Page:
Over the past 20 years I have been stunned several times by reports of airline pilots applying for jobs which I consider them grossly overqualified for. The first occasion was in the late 90s when there were reports of a Melbourne based Ansett Captain who was driving a taxi after being laid off, and most recently by ex-777 Captain applying to drive a train. I have always viewed our profession as being largely cognitive, with a small (but critically important) esoteric set of manual skills being secondary. A similar analogy would be a surgeon...yes, he requires a manual skillset, but his value largely lies in his experience, his ability to perform calmly under pressure, his technical knowledge etc. The core cognitive or 'soft' skills of a competent airline pilot include excellent time management, a high degree of EI, conflict resolution, task management, broad and flexible communication skills, environment control, exceptional prioritisation, leadership etc etc etc...and oh by the way, we can fly aeroplanes. I suspect that for the driver of a taxi or a train, these cognitive skills are far less important, and that manual manipulation and the associated spatial judgment etc form a proportionally MUCH larger requirement for success.

Research completed in the past two decades is clear; these non-technical attributes, in particular leadership and emotional intelligence, are far more important for success in almost all industries than technical skill. (Industry is slow to transition though...a quick view of the job ads on LinkedIn still seem to prioritise technical skill and industry experience over character traits and EI.)

So...to answer your question indirectly, I think a great option for a lot of the very smart, very talented airline crew I've flown with would be to spend US$1000 having a HR specialist convert their skills and experience into a stunning CV, and start applying for management positions in a variety of industries where technical knowledge is less important. Ops management or ops consulting roles would be a good fit for many of us.

Cheers!

P.S. Of course, my lower priority on manual skills may just be a psychological defence mechanism because I can't fly very well
Jason74 is offline  
Old 21st Sep 2020, 05:17
  #10 (permalink)  
 
Join Date: Aug 2007
Location: NZ
Posts: 15
I think some of you are missing the point. As a Pilot and Aviator, you do have a unique set of skills and whilst these skills can easily transfer into many different jobs and careers outside of Aviation, it is not always easy to do so in real life, especially when the world is having a wobble. Unfortunately, as I have learnt since I Retired in late 2017, you can’t just walk into many jobs and announce that you are indeed worthy of some exalted position.

Not long after I returned to Retirement life here in NZ, I thought it would be nice to find some sort of part-time job, in which I could fill in the Winter months, when it is not that pleasant at times out on the golf course, or out on friend’s fishing boats. I thought it would be good to go do some easy driving of a mini bus and take Special Needs kids to school, or Driving Miss Daisy, where you have a car and take people to places they need to be and bring them back again. I only wanted to do something like 20 or so hours a week.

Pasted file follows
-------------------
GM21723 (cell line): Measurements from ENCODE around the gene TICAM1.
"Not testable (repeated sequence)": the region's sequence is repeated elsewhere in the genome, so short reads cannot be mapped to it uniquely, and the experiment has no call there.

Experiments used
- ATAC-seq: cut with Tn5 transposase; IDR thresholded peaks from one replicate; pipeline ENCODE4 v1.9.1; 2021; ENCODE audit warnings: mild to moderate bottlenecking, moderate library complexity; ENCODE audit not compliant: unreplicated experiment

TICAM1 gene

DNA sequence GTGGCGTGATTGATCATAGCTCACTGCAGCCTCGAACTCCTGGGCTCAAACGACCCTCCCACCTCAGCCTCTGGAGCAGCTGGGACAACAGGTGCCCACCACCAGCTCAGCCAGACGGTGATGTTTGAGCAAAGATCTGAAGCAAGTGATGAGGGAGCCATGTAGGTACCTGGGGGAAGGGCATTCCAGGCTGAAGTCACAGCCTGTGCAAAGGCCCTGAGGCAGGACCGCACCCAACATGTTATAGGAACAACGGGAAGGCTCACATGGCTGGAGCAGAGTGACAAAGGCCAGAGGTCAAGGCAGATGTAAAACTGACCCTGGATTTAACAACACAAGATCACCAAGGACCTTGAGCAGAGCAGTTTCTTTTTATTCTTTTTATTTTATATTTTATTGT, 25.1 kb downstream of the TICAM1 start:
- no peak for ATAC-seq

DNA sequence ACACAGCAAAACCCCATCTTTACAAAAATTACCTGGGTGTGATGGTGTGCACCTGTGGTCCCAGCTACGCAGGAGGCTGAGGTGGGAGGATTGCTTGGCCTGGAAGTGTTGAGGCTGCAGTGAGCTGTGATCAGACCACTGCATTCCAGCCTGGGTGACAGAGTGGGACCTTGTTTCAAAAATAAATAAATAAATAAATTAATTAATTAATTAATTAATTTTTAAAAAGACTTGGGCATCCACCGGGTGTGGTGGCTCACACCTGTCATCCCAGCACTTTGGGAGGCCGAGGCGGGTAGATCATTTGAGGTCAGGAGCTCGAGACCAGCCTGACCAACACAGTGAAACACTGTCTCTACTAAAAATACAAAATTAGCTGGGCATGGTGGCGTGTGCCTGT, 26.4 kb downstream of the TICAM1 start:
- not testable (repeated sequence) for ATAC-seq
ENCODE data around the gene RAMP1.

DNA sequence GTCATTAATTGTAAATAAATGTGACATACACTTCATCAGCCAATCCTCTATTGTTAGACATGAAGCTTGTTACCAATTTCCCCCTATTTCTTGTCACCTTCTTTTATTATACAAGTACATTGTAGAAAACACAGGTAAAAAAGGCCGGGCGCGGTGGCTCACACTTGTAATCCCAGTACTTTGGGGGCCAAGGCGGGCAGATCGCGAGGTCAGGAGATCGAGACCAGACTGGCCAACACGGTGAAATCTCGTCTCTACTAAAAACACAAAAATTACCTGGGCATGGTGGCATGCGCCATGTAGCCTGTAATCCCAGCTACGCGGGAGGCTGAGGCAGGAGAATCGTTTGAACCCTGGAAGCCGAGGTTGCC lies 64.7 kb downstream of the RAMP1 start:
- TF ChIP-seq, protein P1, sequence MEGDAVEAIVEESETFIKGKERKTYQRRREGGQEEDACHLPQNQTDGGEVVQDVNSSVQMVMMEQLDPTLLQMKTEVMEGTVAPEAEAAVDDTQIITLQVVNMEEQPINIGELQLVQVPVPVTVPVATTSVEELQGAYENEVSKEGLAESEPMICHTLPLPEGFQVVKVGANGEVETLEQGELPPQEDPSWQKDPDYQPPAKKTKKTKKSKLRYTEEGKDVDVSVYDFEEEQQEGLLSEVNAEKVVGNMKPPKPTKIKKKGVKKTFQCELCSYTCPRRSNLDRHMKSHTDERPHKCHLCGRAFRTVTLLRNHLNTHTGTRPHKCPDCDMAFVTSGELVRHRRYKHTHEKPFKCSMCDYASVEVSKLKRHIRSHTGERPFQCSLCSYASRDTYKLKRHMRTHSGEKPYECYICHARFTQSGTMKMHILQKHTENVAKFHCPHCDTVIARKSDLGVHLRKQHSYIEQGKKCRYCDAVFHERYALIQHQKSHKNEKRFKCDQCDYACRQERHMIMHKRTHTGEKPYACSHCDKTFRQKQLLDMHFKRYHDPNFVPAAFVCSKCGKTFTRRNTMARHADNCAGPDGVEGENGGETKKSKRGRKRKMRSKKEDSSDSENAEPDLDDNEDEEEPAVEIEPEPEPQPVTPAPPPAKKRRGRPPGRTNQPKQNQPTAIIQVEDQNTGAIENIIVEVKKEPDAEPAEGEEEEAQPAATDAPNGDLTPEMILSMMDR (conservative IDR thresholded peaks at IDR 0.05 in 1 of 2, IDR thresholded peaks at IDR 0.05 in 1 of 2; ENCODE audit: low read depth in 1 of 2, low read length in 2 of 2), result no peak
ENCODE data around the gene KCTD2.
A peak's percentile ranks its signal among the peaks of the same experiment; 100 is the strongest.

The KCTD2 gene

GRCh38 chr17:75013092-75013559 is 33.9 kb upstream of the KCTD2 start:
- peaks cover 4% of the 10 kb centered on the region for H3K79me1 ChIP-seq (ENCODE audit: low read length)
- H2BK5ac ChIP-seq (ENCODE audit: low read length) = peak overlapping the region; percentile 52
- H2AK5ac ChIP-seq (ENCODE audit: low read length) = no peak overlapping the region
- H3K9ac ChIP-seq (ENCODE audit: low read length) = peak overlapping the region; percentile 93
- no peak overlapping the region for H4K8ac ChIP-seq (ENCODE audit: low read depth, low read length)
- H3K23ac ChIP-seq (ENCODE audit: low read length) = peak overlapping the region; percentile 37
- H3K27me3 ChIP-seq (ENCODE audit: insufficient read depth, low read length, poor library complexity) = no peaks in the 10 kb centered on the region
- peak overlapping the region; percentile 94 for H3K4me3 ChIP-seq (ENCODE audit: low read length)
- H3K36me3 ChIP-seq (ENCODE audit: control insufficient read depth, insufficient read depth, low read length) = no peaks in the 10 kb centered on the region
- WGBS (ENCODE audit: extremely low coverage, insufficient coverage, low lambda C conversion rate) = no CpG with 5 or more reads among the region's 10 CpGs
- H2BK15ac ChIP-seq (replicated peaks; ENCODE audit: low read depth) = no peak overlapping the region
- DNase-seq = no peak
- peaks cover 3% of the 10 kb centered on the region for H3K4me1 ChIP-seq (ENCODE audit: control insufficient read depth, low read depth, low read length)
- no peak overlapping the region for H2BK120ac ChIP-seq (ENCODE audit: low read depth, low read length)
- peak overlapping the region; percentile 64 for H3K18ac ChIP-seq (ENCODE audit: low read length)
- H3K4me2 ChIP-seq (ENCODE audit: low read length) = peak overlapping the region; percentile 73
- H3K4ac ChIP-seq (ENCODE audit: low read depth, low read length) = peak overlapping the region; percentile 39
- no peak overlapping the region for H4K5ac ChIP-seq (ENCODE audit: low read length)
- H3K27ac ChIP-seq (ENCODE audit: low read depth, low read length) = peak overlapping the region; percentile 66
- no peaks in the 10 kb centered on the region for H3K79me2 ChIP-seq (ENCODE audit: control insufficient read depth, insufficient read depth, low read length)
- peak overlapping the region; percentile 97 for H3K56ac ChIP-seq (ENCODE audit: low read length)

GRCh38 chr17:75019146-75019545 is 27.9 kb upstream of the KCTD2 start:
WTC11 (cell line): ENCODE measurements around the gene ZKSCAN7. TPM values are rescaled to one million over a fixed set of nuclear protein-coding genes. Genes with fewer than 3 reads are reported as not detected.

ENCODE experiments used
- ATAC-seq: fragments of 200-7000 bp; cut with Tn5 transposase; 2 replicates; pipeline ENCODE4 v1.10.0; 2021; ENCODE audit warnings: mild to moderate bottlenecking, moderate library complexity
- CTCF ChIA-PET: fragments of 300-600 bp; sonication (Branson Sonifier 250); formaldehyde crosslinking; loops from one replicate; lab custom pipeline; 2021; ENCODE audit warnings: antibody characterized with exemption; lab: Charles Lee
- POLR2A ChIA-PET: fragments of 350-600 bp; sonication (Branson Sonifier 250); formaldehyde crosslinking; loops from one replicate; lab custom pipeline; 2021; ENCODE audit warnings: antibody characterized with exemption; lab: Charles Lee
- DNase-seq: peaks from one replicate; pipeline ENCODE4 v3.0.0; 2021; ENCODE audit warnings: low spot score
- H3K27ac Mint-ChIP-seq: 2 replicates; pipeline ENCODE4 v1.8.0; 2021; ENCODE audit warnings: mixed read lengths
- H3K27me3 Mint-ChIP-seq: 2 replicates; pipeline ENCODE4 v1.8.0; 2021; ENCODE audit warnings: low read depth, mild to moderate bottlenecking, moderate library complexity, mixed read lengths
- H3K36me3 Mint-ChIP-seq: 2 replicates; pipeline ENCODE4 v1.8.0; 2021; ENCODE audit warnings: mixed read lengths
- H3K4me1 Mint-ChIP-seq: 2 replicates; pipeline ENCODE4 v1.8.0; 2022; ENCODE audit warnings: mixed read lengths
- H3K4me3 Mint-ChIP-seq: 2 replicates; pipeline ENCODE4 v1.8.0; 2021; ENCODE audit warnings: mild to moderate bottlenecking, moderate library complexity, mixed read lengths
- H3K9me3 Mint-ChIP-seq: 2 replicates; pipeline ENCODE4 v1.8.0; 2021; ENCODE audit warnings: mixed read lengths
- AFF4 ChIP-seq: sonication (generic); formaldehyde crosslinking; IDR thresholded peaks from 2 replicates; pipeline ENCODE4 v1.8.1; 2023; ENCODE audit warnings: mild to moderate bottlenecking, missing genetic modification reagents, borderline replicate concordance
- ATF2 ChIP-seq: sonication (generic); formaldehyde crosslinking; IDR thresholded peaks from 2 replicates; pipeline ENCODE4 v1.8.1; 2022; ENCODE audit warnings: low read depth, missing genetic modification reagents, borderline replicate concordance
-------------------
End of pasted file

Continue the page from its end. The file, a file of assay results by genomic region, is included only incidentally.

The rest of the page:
The catch with this, is that you can’t just front up and do it, you have to get a `P’ Endorsement on your Driving Licence, to be allowed to carry passengers somewhere. Now I thought that would be easy, but here in dear old NZ and their Bureaucracy, they wanted me, amongst other things, to get a Police Clearance going back to when I was 14 and all the places I have lived since then. Having lived in the UK from 1979 to 1984 and then Hong Kong from 1984 until 2017, do you have any idea how impossible that is to do?? I ran into a complete administrative brick wall, trying to get these approvals and clearances and after a time, I ran out of energy and gave up.

I let it go for about a year and then I thought, Bugger it, I won’t let these administrators do me in and I tried again. It was again impossible to make any headway with the overseas side of things and even though I tried to explain my background, experience and qualifications, as a Senior Captain for over 30 years, the NZ authorities would not budge initially and just stonewalled it. I don’t know how many letters I wrote, without any acrimony on my part, including enlisting the help of my local MP and I eventually managed to go by an alternate process and use References of long standing, to supply what the NZTA wanted. It took over a year, before I was finally given the P Endorsement, which I have not used as yet, as I have been playing more golf. You can’t drive buses or taxis either without one.

There are of course many jobs you can go and do, but for most, if not all jobs that involve moving people, or things around, you need to have a Licence. You can get a Heavy Duty truck licence if that is what you want to do. If you want to be a Real Estate Agent, as some here in NZ are doing from Air NZ, even Car Salesmen, you have to get a Licence, Diploma, Certificate, or something first, before you can be let loose out there. Train drivers need to go through training and whilst it wouldn’t be hard to do, you still need to actually do it and you can’t just say that you were a wonder to behold in your Aviation career and let me loose on a TGV or whatever.

Obviously we have Managerial and Leadership skills, able to solve problems etc etc, but most companies and businesses are not going to just employ you, unless you have a suitable Degree, or some sort of previous experience in that field. If you think you will just be able to walk out of your aeroplane, when you are furloughed, laid off, or whatever fate befalls you and walk into some plush and highly paid job, I unfortunately have bad news for you, as many are starting to find out now.